As a result, some preprints simply amplify the noise that would not pass through the peer-review process. The potential for increased misinformation and confusion cannot be understated in the current environment. Preprints have, and can, provide value to the field through increased visibility and speed, but one must be cognizant of the challenges associated with preprints when both publishing and reading these articles. •
1. Else H. How a torrent of COVID science changed research publishing—in seven charts. Nature. Published December 17, 2020. https://www.nature.com/articles/d41586-020-03564-y. Accessed March 21, 2021.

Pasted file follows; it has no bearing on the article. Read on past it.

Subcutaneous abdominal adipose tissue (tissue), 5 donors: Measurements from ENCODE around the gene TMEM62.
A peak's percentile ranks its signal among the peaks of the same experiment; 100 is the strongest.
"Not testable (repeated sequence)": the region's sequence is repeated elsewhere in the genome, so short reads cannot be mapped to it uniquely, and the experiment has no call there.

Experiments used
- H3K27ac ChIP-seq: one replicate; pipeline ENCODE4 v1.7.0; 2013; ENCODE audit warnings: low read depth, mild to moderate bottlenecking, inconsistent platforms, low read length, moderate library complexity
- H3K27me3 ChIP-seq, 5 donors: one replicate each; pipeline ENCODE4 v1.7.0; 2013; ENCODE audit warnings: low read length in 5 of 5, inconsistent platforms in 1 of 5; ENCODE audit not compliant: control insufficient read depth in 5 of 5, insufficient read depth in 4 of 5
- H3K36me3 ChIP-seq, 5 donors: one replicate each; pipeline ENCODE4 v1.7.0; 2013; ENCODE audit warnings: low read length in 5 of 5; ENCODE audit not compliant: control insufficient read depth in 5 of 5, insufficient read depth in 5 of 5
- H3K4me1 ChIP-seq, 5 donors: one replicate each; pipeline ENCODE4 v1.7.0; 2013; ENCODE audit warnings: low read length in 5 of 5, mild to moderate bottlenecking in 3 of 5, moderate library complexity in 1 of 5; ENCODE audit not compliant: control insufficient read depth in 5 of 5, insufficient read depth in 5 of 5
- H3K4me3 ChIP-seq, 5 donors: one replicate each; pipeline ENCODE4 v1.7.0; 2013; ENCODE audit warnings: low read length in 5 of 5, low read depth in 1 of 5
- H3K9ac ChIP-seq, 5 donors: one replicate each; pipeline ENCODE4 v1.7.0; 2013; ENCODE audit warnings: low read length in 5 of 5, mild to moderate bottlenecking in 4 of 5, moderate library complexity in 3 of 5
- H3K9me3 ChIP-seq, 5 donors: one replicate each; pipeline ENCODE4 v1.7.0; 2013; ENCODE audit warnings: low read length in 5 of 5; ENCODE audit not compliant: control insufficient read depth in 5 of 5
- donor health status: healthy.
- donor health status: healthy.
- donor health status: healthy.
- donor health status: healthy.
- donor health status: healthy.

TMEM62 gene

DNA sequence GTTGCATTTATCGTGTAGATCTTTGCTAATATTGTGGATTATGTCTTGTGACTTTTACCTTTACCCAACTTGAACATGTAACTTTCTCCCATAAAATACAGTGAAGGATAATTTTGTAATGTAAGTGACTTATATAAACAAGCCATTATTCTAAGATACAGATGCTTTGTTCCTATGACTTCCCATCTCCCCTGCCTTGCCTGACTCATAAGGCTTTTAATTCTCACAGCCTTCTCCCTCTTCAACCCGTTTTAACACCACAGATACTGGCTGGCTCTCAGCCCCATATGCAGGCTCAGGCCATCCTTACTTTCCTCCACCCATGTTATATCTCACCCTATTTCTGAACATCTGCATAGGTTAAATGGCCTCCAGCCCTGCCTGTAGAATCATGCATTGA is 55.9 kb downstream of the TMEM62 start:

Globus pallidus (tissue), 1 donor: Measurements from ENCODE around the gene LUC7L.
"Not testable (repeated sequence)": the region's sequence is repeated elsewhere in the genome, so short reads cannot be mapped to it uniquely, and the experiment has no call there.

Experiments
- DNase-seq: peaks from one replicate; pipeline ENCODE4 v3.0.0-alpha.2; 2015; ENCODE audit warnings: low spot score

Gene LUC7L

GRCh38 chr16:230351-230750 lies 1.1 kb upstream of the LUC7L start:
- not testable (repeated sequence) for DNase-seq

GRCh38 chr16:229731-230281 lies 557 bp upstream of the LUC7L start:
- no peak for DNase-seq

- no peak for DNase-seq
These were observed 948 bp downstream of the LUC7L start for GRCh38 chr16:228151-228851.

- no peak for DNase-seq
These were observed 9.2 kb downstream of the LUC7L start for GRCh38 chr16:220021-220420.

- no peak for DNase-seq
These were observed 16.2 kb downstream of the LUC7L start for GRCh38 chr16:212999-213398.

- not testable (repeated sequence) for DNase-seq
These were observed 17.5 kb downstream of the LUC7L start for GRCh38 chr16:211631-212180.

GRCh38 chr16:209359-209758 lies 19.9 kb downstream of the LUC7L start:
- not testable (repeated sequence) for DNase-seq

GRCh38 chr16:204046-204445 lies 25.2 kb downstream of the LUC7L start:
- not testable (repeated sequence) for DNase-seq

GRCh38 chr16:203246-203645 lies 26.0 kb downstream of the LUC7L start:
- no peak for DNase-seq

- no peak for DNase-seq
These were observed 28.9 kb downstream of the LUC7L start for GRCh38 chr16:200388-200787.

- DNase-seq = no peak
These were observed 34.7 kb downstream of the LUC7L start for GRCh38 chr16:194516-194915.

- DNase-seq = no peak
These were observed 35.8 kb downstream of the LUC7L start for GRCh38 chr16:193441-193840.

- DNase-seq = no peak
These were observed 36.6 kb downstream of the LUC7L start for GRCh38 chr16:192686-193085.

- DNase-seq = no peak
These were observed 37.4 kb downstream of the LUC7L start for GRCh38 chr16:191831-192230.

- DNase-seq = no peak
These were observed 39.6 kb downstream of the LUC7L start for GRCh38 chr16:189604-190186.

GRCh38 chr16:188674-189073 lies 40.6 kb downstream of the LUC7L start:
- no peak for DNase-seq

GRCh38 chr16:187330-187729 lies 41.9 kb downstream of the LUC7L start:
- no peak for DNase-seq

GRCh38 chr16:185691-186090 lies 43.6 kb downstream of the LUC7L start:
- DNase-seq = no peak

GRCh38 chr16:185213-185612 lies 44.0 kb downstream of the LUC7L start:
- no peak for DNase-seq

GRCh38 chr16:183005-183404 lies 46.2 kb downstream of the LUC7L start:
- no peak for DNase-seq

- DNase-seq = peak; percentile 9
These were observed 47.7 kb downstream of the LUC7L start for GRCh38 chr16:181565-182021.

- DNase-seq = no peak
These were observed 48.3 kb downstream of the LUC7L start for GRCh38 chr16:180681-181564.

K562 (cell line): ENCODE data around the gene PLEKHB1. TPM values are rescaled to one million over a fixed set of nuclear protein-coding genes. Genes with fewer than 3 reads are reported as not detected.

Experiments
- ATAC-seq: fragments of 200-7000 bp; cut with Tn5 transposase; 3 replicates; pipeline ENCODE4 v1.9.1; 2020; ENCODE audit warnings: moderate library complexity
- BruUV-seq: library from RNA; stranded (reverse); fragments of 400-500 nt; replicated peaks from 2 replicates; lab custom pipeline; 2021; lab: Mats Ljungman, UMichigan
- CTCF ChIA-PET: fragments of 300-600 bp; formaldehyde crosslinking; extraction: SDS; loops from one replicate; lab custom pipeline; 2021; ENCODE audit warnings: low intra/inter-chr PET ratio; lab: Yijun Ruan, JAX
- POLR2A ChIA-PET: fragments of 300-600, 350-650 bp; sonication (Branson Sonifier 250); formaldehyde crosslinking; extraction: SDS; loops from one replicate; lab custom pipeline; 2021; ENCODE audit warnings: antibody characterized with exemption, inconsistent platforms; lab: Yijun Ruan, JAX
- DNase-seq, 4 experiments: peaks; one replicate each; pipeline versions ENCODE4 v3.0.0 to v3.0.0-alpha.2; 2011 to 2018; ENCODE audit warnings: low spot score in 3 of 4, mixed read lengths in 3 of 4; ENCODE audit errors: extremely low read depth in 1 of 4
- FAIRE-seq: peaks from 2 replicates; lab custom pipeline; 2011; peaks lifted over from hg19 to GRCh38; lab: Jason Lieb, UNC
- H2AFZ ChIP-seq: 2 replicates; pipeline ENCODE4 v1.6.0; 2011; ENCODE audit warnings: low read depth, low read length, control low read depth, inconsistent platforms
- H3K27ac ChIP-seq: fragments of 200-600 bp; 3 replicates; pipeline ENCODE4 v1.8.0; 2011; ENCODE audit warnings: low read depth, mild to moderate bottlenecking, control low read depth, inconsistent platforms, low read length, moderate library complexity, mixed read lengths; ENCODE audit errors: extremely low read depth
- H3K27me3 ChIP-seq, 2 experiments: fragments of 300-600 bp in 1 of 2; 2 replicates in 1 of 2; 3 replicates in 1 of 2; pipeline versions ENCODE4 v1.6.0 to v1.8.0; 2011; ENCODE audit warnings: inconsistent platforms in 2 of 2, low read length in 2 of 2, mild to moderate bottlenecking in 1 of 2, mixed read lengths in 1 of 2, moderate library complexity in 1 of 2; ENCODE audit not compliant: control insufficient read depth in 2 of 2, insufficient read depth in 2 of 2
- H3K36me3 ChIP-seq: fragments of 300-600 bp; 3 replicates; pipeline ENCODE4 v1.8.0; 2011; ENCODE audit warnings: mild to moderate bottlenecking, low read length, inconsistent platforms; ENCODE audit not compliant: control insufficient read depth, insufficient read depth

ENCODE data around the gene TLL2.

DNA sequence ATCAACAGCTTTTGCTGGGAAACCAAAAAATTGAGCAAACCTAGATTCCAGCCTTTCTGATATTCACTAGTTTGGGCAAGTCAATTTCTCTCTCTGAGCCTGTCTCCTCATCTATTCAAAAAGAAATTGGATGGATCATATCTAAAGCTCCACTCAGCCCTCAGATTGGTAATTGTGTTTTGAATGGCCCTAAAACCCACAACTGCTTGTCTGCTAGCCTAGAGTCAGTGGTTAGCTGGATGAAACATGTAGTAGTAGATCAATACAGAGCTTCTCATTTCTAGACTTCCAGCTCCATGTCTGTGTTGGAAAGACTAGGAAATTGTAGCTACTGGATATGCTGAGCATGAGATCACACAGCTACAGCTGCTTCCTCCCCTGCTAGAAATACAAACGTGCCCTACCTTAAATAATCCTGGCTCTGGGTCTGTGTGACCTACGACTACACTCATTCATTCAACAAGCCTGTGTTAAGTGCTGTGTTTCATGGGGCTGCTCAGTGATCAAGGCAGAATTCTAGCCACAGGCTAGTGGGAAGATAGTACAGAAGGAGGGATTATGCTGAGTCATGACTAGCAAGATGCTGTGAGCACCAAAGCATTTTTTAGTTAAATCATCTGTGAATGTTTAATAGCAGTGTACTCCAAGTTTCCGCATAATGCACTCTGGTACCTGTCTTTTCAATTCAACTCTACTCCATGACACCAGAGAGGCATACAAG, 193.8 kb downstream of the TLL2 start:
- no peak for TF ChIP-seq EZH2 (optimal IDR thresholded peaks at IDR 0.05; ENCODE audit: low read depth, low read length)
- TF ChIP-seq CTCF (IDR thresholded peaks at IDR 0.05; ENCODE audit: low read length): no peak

2. Schlossberg JA. Correcting COVID-19 vaccine misinformation. UCLA Health. Published December 9, 2020. https://connect.uclahealth.org/2020/12/09/correcting-covid-19-vaccine-misinformation/. Accessed March 21, 2021.
3. Majumder MS, Mandl KD. Early in the epidemic: impact of preprints on global discourse about COVID-19 transmissibility. Lancet Glob Health. 2020;8:(5):e627-e630.
4. Dunlop WCN, Mason N, Kenworthy J, Akehurst RL. Benefits, challenges and potential strategies of open source health economic models. Pharmacoeconomics. 2017;35(1):125-128.
5. Padula WV, McQueen RB, Pronovost PJ. Finding resolution for the responsible transparency of economic models in health and medicine. Med Care. 2017;55(11):915-917.